EL CENTRO — After a 2018 drug-related conviction prompted the recent deportation of a former Valley resident, the 52-year-old ex-lawful permanent resident from Mexico is getting a chance in court to potentially negotiate a deal that could pave the way for his stateside reunification with his family.
That pending chance in court resulted from a local Superior Court judge granting a defense motion to vacate David Enrique Gavilanes’ felony conviction for his August 2018 arrest for possession of methamphetamine for sale.
In granting the motion to vacate Gavilanes’ felony conviction, Judge Poli Flores Jr. allowed Gavilanes to withdraw his previous no contest plea and face a new trial for his August 2018 arrest for possessing 28.6 grams of meth for sale.
The hoped-for outcome of a new trial is that Gavilanes will be able to negotiate a disposition with the county District Attorney’s Office that does not result in an aggravated felony conviction that will subject him to deportation, as before, court records stated.
“You’re back to square one with the original complaint,” Flores told Gavilanes during the motion’s hearing at the El Centro courthouse on Monday, Dec. 20.
As part of his August 2018 no contest plea, Gavilanes was sentenced to 90 days in jail and three years of probation.
In September 2020, he was ordered by Immigration and Customs Enforcement to report to the Imperial Regional Detention Facility in Calexico to appear before an immigration judge for a deportation hearing stemming from his 2018 conviction.
That conviction is characterized as an aggravated felony and, as such, makes Gavilanes eligible for deportation under the provisions of the Immigration and Nationality Act of 1952.
Gavilanes spent about a year in immigration detention contesting his removal order before being deported to Mexico this year.
He is currently residing with a relative in Mexicali and appeared remotely in court on Dec. 20 via Facebook messenger.
A new trial could subject him to a potential three-year sentence, which Gavilanes is more than willing to accept, so long as it doesn’t adversely impact his previous lawful permanent residence status, county Deputy Public Defender John Harter stated in court pleadings.
“In other words, in order to secure an immigration safe outcome for this case, Mr. Gavilanes will have completed probation for this case, suffered over a year of immigration custody because of this case, and then, after all that, is literally begging the District Attorney’s Office to let him serve three years in jail in this case,” Harter stated, with added emphasis, in a pleading filed with the court.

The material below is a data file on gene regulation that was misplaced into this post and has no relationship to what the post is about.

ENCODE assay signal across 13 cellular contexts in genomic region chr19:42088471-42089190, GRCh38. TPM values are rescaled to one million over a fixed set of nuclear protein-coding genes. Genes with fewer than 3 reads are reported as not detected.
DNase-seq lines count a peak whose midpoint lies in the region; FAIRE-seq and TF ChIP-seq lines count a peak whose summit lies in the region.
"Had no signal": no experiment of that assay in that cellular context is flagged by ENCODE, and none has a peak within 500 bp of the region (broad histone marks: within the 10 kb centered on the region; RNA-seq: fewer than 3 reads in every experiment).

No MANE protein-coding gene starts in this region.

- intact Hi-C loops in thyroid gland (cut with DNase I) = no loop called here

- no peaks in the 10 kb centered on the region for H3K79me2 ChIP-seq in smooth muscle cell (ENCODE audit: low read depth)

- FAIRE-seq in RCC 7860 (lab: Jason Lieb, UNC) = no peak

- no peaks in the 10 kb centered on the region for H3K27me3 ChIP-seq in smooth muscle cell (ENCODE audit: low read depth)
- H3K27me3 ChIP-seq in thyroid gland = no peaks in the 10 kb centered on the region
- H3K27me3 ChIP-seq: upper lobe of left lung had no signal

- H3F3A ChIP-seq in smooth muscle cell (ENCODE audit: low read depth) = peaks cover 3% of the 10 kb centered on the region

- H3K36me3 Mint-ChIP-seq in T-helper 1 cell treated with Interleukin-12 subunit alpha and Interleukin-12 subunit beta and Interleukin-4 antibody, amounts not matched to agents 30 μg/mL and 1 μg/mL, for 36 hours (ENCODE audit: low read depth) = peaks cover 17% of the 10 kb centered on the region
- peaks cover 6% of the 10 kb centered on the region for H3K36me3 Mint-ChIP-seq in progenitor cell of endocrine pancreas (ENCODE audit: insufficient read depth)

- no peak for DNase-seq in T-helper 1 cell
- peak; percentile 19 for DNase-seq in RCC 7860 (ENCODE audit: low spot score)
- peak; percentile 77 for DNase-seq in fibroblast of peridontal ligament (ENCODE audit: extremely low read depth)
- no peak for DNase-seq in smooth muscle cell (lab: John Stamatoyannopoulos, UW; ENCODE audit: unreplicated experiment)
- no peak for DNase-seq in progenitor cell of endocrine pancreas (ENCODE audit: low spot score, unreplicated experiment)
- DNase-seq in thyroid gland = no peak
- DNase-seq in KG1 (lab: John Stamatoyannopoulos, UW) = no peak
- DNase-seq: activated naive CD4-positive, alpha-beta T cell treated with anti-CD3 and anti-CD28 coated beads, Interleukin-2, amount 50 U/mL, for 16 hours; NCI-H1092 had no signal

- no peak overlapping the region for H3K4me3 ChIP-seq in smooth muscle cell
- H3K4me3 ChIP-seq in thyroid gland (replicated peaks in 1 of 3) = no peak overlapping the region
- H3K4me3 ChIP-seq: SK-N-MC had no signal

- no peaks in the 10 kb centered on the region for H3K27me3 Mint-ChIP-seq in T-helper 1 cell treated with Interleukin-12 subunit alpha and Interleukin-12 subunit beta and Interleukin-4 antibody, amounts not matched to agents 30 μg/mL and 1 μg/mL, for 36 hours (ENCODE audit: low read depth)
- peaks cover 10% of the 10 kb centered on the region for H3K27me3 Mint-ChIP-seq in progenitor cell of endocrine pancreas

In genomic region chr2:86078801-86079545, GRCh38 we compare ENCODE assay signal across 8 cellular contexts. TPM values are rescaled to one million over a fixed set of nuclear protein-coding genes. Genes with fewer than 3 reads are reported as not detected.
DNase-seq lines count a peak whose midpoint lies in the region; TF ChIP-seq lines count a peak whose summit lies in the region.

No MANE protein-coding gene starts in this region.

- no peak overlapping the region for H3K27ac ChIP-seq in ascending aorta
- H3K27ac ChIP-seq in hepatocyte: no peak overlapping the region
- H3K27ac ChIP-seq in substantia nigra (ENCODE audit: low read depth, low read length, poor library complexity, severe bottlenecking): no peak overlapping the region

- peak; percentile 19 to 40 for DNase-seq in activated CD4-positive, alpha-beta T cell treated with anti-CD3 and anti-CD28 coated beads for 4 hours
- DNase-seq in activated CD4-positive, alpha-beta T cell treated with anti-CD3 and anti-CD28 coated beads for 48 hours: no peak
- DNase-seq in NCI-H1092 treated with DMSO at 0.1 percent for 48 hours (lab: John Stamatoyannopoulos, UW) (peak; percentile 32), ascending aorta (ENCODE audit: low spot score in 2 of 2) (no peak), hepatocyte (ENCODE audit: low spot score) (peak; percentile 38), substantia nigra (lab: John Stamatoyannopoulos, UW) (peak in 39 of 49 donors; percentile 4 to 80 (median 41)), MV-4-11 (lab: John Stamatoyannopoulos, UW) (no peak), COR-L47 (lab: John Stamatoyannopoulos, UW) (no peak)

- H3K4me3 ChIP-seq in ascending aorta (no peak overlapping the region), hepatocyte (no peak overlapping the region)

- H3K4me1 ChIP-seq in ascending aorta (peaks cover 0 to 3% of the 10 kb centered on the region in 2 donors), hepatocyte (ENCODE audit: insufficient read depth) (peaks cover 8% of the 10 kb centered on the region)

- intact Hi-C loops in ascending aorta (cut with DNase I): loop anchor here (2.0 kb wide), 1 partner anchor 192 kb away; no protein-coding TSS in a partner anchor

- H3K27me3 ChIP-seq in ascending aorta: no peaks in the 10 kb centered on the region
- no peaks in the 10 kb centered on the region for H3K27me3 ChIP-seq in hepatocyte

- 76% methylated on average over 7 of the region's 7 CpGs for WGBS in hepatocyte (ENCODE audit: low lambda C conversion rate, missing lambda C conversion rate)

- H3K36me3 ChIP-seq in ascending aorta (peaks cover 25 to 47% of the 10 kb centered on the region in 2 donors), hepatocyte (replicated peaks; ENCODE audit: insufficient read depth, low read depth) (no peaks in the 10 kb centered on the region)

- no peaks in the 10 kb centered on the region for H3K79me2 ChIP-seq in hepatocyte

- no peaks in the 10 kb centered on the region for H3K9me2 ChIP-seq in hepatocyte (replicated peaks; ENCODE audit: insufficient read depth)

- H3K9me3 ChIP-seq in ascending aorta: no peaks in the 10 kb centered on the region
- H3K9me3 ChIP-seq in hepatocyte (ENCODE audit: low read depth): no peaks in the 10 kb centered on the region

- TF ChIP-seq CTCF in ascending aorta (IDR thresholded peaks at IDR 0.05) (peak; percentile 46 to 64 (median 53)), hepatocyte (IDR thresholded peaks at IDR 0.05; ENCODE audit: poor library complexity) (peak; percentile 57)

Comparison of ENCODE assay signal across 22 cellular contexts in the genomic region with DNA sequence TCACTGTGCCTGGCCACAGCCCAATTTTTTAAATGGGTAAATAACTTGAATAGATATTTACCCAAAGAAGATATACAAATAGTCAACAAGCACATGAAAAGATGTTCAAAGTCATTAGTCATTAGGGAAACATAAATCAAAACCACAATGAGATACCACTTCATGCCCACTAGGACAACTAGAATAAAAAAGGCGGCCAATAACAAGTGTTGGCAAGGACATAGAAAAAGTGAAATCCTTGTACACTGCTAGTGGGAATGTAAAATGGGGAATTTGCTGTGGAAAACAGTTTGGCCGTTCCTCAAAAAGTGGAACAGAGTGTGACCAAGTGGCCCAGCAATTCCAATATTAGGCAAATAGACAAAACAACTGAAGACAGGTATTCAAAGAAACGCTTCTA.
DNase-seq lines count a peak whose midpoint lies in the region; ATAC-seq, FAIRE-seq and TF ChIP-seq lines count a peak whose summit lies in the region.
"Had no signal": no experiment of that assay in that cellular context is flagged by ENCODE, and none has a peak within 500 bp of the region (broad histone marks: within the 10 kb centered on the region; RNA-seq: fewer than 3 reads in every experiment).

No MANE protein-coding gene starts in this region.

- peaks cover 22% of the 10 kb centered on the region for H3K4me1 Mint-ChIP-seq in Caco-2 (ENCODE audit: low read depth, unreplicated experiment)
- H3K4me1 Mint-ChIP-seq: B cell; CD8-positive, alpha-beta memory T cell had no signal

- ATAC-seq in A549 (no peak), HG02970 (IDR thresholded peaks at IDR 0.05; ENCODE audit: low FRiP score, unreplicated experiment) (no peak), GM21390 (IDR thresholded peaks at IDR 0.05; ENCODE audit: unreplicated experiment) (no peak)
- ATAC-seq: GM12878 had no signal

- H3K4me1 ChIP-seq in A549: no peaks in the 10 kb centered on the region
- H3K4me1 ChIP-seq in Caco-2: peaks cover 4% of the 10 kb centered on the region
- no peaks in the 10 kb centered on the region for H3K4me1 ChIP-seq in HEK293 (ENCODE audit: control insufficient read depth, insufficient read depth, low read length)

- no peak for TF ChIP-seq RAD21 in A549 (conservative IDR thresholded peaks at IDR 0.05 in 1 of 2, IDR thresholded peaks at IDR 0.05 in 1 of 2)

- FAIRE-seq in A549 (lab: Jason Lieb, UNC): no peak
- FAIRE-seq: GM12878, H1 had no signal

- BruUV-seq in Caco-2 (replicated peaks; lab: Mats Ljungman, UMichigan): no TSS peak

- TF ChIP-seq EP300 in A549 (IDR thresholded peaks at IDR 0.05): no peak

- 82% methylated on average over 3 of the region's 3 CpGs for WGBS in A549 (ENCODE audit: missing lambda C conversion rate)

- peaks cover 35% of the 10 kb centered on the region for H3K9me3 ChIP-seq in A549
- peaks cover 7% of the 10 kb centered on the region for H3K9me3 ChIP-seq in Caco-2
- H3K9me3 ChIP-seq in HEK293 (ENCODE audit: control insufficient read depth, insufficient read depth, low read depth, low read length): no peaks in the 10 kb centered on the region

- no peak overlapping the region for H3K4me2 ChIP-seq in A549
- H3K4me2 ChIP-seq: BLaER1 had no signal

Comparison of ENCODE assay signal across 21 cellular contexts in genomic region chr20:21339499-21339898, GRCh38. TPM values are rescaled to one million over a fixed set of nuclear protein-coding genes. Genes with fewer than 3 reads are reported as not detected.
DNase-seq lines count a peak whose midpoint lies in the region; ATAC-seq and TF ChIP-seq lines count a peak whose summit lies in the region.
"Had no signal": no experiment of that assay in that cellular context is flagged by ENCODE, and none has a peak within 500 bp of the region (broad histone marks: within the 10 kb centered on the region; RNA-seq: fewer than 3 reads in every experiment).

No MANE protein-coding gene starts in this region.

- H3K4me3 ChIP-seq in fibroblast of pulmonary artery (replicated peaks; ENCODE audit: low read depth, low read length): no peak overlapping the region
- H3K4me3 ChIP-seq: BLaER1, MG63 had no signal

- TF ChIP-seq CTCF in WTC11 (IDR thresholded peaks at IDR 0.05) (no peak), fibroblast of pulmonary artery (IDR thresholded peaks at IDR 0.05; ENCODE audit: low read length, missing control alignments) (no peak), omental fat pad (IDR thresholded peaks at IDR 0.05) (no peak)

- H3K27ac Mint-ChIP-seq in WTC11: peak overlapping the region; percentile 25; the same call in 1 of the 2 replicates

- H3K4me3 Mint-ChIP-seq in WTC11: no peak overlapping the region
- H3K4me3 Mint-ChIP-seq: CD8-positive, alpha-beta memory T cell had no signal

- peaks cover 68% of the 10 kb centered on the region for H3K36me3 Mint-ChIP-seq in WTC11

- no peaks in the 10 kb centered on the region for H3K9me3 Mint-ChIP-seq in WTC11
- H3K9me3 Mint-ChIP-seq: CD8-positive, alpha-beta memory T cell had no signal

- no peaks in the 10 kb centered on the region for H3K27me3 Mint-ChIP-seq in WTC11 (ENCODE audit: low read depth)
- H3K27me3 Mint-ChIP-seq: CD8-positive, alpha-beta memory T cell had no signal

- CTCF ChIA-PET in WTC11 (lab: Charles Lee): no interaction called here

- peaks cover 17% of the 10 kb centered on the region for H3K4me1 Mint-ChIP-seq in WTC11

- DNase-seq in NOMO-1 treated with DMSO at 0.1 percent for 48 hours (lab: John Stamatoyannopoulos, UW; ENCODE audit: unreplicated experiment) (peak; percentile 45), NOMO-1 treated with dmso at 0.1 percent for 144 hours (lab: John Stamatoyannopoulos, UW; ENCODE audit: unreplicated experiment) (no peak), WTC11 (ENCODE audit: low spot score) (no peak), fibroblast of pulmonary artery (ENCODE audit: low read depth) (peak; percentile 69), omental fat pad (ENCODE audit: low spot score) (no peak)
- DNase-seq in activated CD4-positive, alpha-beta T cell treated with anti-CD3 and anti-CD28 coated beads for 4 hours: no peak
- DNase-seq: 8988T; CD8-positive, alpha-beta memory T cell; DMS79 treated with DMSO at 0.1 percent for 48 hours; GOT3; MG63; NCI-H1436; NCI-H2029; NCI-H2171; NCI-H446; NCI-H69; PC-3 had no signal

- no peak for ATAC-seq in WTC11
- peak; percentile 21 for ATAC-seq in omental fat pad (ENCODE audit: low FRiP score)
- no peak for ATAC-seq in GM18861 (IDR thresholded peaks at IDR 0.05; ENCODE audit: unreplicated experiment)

In his pleadings, Harter was also critical of the DA’s Office, contending that the agency was refusing to negotiate a so-called “safe plea agreement” in violation of state law that recommends prosecutors “consider the avoidance of adverse immigration consequences” during plea negotiations.
In order to secure an immigration safe outcome for this case, Mr. Gavilanes will have completed probation for this case, suffered over a year of immigration custody because of this case, and then, after all that, is literally begging the District Attorney’s Office to let him serve three years in jail in this case.”
Imperial County Deputy Public Defender John Harter
His motion to vacate the conviction had further argued that in 2018 Gavilanes and his public defender had not understood how Gavilanes’ plea deal would adversely impact his immigration status.
At that time, Harter contended, the public defender was mistakenly under the impression that a conviction in California for possession of meth for sale would not warrant deportation because of a discrepancy that existed between how the state and federal government defined methamphetamine.
That mistaken belief, Harter argued, amounted to prejudicial error.
Yet, in making his ruling, Judge Flores largely discounted Harter’s arguments about how the DA’s Office was violating state law by failing to negotiate a modified conviction. Flores instead asserted that such negotiations are supposed to take place during the plea bargain phase and not post-conviction.
Flores also largely dismissed Harter’s assertion that it could be presumed that both Gavilanes and his then-public defender entered the no contest plea because they believed the discrepancy between state and federal law regarding methamphetamine meant Gavilanes’ state conviction would not make him eligible for deportation.